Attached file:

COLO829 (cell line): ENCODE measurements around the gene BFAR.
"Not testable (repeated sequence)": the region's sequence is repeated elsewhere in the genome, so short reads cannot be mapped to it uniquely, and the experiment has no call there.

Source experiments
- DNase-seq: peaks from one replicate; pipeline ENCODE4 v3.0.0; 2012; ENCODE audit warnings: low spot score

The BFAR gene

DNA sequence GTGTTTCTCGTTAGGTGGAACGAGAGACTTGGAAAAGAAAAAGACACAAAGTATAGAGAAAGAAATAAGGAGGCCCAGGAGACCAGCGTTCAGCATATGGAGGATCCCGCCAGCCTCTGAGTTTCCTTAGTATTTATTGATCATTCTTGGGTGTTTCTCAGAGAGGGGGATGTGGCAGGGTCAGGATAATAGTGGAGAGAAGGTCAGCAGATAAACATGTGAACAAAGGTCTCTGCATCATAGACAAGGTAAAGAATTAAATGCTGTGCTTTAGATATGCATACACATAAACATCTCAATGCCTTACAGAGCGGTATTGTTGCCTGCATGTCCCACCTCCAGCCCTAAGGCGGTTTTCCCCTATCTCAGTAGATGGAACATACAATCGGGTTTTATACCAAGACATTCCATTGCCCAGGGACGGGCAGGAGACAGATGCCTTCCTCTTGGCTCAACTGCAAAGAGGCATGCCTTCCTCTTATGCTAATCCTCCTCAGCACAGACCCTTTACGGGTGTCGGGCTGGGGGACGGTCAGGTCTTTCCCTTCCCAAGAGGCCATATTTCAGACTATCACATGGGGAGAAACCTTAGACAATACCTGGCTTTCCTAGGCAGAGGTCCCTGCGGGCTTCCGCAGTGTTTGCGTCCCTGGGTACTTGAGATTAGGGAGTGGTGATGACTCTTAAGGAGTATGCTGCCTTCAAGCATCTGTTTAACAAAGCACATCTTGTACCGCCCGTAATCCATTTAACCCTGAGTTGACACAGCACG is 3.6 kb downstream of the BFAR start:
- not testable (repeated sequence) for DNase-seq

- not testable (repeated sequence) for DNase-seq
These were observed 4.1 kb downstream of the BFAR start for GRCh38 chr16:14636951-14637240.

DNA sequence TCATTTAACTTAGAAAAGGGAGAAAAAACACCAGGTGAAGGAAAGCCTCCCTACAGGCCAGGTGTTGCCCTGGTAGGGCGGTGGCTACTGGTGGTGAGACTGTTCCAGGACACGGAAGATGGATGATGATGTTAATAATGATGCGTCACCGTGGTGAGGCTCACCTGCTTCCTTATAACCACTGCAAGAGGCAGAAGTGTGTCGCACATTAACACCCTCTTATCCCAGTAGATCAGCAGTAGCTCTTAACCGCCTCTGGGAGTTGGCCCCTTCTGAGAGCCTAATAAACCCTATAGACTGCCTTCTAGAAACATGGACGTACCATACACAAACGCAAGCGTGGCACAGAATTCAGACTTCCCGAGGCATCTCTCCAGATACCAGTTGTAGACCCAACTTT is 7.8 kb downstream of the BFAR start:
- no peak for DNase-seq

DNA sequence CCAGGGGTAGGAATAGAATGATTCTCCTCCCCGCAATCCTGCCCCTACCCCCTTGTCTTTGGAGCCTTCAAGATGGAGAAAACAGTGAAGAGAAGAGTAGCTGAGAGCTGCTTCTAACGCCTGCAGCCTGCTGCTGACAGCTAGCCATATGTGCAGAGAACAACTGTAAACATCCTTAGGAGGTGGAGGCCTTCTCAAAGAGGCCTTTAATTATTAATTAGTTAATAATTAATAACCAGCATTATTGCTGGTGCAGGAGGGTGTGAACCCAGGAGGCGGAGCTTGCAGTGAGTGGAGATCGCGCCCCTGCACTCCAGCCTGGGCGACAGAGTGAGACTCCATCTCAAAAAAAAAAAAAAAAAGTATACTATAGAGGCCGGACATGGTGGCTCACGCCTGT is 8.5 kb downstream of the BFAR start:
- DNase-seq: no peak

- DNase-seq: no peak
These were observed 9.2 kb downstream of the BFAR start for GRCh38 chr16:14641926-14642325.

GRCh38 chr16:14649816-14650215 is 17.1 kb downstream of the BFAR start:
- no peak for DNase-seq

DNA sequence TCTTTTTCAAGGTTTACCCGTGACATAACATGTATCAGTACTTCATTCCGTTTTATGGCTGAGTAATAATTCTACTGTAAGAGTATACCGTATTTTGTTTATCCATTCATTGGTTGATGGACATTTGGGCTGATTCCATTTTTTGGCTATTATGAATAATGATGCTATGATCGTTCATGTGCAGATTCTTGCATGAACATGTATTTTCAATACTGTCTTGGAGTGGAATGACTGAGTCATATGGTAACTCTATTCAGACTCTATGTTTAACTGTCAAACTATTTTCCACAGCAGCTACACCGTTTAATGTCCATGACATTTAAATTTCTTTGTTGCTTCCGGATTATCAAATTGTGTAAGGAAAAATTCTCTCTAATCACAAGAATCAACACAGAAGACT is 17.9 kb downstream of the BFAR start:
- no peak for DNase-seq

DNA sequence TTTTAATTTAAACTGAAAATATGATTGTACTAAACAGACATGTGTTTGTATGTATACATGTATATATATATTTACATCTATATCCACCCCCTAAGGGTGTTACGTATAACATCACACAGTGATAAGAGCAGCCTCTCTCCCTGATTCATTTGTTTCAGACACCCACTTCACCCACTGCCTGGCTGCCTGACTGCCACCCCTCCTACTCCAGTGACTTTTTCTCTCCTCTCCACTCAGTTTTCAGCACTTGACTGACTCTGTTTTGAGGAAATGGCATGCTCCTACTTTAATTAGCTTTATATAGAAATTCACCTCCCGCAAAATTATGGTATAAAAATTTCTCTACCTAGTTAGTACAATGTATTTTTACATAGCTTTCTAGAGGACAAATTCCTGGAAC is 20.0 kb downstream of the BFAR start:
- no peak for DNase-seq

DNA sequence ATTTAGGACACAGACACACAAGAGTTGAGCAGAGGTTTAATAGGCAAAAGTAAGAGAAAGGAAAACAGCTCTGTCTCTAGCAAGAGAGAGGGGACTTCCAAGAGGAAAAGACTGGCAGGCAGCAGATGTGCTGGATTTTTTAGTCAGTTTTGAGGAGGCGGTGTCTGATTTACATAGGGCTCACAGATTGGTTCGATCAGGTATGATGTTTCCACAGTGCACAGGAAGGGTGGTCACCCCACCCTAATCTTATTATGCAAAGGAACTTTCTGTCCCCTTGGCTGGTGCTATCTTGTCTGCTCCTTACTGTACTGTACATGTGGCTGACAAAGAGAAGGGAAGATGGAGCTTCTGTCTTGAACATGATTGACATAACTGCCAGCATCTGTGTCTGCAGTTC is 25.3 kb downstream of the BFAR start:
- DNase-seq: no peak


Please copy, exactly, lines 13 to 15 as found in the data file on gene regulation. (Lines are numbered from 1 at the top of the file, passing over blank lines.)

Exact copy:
- DNase-seq: no peak

- DNase-seq: no peak
These were observed 9.2 kb downstream of the BFAR start for GRCh38 chr16:14641926-14642325.